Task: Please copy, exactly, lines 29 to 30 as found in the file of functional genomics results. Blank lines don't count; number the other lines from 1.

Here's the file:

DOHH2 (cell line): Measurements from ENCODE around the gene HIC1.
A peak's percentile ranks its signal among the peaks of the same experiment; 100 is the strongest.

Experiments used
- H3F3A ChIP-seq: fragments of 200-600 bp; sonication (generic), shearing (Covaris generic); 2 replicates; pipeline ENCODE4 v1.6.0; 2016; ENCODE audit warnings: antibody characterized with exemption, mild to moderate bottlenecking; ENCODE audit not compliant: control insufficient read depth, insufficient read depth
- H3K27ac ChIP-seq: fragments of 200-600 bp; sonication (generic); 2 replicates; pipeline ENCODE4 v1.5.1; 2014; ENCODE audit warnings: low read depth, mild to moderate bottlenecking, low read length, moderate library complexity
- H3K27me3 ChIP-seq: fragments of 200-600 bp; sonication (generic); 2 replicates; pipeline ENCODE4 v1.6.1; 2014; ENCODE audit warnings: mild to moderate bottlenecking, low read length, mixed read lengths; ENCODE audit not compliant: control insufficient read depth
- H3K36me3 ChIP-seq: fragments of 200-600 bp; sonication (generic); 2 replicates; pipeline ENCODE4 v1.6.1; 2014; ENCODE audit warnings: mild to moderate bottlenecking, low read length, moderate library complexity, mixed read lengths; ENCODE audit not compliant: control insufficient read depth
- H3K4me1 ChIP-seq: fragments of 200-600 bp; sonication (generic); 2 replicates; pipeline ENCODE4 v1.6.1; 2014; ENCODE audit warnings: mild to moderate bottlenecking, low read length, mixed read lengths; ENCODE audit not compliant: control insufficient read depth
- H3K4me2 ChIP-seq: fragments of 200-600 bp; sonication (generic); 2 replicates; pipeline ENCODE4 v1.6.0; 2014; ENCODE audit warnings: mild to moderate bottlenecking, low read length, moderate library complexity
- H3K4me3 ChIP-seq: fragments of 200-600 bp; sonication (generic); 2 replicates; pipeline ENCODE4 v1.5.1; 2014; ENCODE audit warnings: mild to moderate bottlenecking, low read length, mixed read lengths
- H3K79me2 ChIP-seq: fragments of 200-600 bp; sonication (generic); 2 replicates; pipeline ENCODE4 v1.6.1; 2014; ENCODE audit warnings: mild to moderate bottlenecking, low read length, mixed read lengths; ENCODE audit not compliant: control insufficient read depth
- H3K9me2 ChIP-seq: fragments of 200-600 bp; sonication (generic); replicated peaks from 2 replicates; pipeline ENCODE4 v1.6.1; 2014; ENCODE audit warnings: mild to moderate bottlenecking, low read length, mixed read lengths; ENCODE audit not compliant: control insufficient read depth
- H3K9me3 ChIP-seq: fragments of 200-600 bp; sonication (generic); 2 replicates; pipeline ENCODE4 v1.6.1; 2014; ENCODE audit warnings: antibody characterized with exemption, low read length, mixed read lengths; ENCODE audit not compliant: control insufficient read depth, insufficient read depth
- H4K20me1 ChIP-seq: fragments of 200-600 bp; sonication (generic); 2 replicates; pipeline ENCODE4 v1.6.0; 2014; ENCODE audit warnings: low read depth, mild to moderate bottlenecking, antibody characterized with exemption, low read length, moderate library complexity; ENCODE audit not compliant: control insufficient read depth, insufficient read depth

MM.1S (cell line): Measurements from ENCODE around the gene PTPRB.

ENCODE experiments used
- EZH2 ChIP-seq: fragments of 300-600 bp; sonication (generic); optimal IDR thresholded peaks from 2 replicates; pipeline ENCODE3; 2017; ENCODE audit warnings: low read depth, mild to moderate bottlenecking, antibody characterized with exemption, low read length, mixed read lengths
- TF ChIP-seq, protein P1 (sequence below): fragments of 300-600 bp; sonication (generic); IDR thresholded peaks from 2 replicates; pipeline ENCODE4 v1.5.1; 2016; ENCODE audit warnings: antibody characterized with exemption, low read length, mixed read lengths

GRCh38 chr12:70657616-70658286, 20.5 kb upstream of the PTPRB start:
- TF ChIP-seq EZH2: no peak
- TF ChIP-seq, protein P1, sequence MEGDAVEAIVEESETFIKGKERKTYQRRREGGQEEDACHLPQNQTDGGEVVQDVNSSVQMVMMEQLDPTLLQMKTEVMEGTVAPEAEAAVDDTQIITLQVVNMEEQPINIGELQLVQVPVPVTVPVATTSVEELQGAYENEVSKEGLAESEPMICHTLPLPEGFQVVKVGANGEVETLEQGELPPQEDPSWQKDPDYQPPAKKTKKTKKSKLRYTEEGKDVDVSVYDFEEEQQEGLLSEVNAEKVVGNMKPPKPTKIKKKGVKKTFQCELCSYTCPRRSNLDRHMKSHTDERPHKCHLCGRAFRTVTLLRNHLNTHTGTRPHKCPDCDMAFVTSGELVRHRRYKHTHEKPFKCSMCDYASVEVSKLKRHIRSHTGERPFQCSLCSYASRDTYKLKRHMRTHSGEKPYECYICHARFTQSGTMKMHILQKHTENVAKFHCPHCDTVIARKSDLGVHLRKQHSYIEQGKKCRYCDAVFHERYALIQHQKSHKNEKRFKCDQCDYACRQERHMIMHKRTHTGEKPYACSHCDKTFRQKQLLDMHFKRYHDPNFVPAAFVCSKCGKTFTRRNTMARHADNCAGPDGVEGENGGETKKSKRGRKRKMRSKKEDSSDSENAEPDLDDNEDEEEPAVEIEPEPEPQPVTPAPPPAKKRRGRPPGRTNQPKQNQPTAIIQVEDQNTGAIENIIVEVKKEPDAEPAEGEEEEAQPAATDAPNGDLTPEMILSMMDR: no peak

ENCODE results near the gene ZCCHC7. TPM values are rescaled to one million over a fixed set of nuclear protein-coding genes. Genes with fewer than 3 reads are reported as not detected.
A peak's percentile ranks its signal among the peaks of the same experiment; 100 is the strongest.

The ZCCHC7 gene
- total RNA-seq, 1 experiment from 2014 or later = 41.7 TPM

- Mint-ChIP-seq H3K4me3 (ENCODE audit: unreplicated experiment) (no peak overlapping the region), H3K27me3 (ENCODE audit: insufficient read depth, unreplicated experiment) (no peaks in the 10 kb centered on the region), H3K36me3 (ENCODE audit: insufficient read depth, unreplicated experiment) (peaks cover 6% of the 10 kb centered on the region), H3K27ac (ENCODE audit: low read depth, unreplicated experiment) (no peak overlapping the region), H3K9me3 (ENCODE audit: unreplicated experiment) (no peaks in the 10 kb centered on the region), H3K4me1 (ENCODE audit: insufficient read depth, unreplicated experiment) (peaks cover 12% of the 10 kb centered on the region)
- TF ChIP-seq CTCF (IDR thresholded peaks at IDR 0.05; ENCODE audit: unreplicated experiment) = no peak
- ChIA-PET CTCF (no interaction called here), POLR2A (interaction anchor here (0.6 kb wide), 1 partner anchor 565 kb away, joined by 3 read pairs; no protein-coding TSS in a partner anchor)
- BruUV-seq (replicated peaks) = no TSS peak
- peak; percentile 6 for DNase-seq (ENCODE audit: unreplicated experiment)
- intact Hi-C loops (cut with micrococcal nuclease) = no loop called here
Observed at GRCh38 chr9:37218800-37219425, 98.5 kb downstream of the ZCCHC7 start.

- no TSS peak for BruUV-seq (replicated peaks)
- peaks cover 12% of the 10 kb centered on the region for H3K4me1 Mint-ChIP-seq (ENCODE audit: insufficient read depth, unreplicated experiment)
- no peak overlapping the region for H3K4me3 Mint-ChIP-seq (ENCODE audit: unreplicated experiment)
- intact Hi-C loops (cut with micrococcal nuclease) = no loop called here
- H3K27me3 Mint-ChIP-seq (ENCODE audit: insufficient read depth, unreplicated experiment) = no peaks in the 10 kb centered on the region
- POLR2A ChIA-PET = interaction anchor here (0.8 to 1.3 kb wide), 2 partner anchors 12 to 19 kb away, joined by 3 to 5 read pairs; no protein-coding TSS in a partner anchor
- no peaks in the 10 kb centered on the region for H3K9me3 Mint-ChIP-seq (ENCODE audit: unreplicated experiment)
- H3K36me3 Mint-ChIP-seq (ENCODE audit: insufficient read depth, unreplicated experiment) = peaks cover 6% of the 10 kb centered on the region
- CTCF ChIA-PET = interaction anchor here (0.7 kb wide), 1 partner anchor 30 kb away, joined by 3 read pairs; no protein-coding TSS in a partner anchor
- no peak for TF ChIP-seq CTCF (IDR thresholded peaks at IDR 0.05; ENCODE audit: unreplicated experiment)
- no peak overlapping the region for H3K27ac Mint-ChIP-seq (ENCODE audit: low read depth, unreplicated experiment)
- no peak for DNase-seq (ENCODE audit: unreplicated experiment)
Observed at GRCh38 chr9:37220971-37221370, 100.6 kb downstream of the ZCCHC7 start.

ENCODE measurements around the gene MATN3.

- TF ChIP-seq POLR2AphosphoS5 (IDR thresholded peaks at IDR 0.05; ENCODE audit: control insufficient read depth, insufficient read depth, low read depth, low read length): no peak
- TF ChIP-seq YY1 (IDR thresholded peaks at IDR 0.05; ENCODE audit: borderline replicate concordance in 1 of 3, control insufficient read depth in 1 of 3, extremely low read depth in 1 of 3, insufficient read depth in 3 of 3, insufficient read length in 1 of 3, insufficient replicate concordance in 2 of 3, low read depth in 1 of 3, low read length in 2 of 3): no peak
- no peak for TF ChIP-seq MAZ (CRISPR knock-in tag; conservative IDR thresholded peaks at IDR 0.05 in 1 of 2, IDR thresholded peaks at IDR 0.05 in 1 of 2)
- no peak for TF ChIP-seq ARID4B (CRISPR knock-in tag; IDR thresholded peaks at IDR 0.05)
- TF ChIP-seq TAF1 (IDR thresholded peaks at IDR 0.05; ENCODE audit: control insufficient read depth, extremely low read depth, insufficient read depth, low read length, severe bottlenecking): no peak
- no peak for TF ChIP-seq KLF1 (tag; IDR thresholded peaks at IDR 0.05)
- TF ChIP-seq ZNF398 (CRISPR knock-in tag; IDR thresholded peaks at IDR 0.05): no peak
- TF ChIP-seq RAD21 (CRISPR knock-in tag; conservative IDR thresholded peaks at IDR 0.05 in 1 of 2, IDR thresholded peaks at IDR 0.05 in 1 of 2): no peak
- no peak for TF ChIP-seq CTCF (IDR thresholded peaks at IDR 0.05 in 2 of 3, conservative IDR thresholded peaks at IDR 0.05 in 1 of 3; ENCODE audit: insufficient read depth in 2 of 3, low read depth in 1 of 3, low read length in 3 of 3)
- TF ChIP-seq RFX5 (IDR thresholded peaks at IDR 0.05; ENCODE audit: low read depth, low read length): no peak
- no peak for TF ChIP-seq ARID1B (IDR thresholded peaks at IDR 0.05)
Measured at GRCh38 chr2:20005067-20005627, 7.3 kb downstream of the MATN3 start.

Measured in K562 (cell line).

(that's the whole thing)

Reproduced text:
- BruUV-seq (replicated peaks) = no TSS peak
- peak; percentile 6 for DNase-seq (ENCODE audit: unreplicated experiment)